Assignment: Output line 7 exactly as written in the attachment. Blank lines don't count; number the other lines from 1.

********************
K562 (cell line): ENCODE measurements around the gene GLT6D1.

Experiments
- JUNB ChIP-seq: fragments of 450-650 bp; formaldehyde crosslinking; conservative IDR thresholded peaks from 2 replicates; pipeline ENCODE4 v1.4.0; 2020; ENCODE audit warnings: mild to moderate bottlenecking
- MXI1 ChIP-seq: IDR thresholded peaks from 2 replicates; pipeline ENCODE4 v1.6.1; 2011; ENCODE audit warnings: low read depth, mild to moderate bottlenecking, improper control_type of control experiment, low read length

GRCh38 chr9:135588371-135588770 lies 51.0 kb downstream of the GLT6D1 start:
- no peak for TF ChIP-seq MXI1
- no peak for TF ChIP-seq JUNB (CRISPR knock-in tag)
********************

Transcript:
- no peak for TF ChIP-seq JUNB (CRISPR knock-in tag)